Listen to Charles Murray performing “I Read It in the Paper So It Must Be True”



The New Castle News will not pursue an appeal to the Pennsylvania Supreme Court to gain access to Jordan Brown’s juvenile proceedings. The News’ publisher, Lawrence Corvi, announced on Friday, February 24,  that the paper has decided not to appeal the Pennsylvania Superior Court ruling. A story appearing online early Saturday morning said the other two newspapers will not pursue an appeal, either.

Visit this link for a more in-depth explanation of the papers’ decision:

Now the only open question remaining is, “When will they begin reporting the truth?”


time machine

It’s been an annoying day—I won’t go into the details except to say events have reinforced the wisdom of my decision to live in physical isolation away from people—and I’ve been partaking in a little music therapy tonight.

You know, soul music from the days before black kids were gunning one another down  in epidemic numbers in our city streets… ’60s girl groups like the Shirelles, Martha and the Vandellas, Diana Ross and the Supremes… music that is nothing like today’s angry, misogynistic fare.

But the music that has put me in the best mood (and please don’t gag) is disco, because it takes me back to a time immediately before Holly was struck down by MS and everything changed; when we used to go dancing at the only disco in town, a gay nightclub, in the days before gay people enjoyed the level of tolerance they have achieved today. That was forty years ago and we were carefree, adventurous kids at the beginning of married life.

The following years were rich and beautiful in ways we could not have imagined then, because we had no idea of the adversities we would face together until the time of Holly’s death. But I still cherish the memories of those early years before we were tested… the memories of my dancing bride  these songs reanimate.

I sound like a sentimental old codger, don’t I? 


Grooves of the Day 

Listen to The Hues Corporation performing “Rock the Boat”

Listen to Alicia Bridges performing “I Love the Nightlife”

Listen to The Pointer Sisters performing “Jump”


time to rise up

I was talking today with a reporter with one of the three newspapers that have been interfering with Jordan Brown’s Constitutional right to a speedy trial, and I want to repeat here what I told this reporter.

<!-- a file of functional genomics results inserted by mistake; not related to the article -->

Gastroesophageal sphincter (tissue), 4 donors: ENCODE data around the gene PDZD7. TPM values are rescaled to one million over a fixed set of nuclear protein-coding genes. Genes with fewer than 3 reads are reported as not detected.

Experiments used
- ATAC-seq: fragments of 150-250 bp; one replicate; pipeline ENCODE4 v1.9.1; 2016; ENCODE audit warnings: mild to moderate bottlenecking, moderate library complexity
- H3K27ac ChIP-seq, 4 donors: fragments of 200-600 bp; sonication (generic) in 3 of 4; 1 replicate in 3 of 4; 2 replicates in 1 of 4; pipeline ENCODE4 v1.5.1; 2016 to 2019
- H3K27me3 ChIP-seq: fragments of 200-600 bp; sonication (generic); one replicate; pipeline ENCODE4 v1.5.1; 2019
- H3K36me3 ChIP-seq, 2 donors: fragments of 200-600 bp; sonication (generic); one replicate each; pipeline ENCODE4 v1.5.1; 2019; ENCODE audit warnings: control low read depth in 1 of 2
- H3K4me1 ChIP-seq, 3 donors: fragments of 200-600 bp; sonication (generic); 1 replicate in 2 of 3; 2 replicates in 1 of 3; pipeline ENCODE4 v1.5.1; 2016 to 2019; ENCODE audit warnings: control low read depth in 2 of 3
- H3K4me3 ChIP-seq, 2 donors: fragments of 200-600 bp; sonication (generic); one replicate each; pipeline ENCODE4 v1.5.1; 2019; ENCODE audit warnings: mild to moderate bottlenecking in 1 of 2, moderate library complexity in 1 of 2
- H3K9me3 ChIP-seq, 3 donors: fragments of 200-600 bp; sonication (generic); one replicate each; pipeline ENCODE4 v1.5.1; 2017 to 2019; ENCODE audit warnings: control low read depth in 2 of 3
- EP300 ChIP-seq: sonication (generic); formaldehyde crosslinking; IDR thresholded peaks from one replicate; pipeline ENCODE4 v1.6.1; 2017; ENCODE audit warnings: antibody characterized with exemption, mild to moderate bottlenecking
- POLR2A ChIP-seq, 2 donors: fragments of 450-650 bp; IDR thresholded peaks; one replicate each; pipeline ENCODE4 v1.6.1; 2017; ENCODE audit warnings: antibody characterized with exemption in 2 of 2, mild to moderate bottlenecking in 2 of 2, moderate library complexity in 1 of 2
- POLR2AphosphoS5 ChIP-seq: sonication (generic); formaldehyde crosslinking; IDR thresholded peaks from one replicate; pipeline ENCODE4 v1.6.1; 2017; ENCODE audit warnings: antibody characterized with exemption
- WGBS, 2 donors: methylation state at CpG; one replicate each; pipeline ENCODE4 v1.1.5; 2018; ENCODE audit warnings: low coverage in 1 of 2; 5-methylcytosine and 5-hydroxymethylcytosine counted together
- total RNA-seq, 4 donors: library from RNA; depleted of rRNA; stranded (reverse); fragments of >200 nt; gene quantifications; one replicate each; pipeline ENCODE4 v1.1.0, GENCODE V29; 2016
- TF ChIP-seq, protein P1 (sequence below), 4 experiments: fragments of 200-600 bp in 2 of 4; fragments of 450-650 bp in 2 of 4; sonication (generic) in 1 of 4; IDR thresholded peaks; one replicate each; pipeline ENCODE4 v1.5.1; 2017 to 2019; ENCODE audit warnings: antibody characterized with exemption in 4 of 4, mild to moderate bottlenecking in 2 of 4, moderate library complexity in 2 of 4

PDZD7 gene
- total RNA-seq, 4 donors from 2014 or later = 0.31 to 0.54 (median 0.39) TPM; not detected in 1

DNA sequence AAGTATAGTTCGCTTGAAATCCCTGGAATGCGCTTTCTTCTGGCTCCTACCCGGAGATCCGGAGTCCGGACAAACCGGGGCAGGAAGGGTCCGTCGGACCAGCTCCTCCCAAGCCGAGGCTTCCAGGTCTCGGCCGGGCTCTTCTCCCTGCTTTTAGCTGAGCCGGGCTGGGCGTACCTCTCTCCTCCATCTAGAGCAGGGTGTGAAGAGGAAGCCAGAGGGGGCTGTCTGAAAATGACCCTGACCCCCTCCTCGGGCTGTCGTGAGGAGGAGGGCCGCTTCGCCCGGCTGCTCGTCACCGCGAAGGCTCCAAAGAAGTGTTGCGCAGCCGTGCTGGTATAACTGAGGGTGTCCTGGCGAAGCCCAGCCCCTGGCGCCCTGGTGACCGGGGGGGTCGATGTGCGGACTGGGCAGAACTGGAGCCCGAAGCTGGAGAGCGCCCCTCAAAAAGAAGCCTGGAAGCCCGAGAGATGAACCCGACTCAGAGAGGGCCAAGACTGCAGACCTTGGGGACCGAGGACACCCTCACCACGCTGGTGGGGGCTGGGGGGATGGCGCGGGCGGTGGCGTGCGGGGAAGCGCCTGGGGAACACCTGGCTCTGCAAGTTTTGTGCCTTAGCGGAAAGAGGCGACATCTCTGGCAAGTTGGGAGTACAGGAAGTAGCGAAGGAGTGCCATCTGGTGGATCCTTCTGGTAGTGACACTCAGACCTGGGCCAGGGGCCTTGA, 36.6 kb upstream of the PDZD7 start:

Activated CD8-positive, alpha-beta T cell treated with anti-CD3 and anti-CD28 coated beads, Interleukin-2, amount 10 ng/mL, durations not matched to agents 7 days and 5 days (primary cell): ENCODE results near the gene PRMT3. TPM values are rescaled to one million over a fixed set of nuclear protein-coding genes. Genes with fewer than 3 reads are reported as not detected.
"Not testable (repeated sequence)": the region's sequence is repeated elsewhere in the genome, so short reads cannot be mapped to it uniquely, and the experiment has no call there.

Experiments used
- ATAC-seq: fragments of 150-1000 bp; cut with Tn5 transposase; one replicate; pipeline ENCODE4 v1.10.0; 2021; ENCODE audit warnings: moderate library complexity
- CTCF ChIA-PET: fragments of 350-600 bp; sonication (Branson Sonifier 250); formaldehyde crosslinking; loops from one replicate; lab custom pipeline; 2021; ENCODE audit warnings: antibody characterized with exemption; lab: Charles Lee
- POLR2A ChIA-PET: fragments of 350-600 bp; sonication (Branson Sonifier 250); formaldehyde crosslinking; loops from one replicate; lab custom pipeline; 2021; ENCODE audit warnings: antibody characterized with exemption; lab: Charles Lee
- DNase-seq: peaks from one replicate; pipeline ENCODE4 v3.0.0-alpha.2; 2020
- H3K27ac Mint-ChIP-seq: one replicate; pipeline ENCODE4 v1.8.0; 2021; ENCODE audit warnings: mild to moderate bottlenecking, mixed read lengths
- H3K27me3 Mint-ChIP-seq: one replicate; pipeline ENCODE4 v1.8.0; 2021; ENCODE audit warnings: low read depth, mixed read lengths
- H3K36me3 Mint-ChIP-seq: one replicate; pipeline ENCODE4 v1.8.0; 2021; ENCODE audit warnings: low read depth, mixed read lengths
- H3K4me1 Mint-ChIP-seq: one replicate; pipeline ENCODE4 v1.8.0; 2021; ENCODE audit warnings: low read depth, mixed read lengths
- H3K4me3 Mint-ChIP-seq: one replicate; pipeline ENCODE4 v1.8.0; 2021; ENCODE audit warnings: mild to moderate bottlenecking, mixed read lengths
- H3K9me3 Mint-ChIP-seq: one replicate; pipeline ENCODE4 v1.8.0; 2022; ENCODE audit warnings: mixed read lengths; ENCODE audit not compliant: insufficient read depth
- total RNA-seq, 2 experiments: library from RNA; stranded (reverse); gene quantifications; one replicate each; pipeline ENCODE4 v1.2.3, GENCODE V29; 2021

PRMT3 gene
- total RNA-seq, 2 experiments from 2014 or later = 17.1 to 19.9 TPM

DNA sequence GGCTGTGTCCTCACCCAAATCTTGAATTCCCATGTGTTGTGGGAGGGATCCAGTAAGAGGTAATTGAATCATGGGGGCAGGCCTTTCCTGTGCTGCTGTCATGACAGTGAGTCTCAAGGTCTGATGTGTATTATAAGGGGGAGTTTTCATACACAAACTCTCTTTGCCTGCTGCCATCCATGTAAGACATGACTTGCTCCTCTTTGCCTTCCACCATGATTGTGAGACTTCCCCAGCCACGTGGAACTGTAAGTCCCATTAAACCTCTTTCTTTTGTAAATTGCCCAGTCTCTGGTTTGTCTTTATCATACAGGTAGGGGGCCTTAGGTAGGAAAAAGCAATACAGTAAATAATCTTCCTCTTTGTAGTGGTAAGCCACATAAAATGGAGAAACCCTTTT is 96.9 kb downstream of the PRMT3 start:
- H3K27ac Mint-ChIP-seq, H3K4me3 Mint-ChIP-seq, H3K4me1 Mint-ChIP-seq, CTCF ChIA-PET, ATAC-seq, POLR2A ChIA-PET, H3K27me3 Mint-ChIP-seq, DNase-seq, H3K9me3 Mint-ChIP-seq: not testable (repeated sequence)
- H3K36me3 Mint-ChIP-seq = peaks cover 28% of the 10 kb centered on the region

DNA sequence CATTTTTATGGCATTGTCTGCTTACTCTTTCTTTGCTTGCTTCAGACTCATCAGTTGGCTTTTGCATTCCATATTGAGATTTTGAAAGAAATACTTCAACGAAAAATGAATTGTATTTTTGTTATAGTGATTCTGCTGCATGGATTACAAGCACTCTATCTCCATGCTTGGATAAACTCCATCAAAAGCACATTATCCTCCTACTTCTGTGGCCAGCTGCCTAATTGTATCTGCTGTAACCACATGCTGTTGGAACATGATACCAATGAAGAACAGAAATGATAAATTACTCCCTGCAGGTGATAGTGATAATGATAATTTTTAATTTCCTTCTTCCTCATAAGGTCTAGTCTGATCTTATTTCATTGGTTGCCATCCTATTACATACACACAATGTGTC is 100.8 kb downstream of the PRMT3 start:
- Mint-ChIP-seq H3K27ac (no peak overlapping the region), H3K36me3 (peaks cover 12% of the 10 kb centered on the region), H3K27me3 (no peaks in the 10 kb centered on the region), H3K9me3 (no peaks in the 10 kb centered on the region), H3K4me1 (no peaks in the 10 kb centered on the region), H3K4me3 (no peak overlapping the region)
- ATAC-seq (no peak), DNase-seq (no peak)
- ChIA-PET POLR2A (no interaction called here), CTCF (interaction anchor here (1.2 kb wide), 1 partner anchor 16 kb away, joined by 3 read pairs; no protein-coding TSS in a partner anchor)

Today is the third anniversary of the crime and Jordan’s wrongful detention, and justice for Jordan is just as distant and beyond his (and our) reach as it was three long years ago… except that the idea of justice is today more tortured and abused, and we are more cynical and resigned to business-as-usual.

I think it is high time for all of us who have been following and involved in Jordan’s case to do some soul-searching and take action. This wrongful imprisonment of a child, the theft of his childhood, is the responsibility of more than just a few dishonest cops and prosecutors and politicians and second-rate lawyers. In varying degrees we have all allowed it to happen. Why have we not risen up en masse and demanded that the evidence, most of which exonerates Jordan, be examined? Why have we not demanded that this outrage against reason and honest justice immediately cease? We are all culpable.

The lawsuit being pursued by the three newspapers is threatening the freedoms of all Americans, not just the rights of a single child. The lawsuit might be good for the newspaper business, but it does not serve a higher good as long as the Constitutional rights of this child are being violated. These papers have no right to invoke First Amendment protections while they contribute to a denial of Jordan’s Sixth Amendment rights. If any of us start cherry-picking the Bill of Rights, if any of us start claiming that our Constitutional rights should preempt the Constitutional rights of others, then the whole ideal of freedom in America is doomed.

Who knows? Maybe the whole situation is already too far gone. A lot of people today are saying the Constitution is already null and void. But maybe we can still save it and get our freedoms back.

We are organizing a letter-writing campaign to the US Attorney General, the President, and to Pennsylvania Congressional members to ask for intervention in this case. The state of Pennsylvania has a statute called “Rule 600” that says a person should be tried for a crime within one year of being charged. The statutes regarding juveniles are even more strict: they maintain that a child must be tried within ten days of being charged. Jordan has already waited three years for a trial, and there is no certain end in sight.

Jordan is not doing well these days. He is fighting off depression and losing weight. He is losing ground with every day of prolonged imprisonment. Time is working against him. And remember: Jordan is innocent!

The real killer remains free in Lawrence County PA. He is a violent man, an alcoholic, and a threat to public safety.

Please visit to learn how you can participate in this campaign to end this abuse of an innocent child and this threat to the freedoms of all.

Please act now. There is no more time to spare.


Groove of the Day 

Listen to Bob Dylan performing “Chimes of Freedom”



starvation feast

As of the writing of this entry, there are more than fifteen elated comments to Friday’s good news about Paul Henry’s case, which collectively create the impression of a starving tribe falling upon its first meal after a long famine. In fact, one reader wrote saying that it was “good news and good food for us hungry supporters.”

Please forgive me for being a killjoy if I state the obvious: Friday’s order is but an intermediate step—a mere appetizer—to achieving justice for Paul Henry. The court is only saying it will not let the state of Indiana prevent Paul Henry’s appeal from being heard; we are still a long way from a ruling on the appeal itself. It strikes me as pathetic and an indictment of the entire justice system that there is such inordinate celebration that the court has merely done the right thing. It is very sad indeed that we have come to expect the “justice” system to produce injustice as its norm.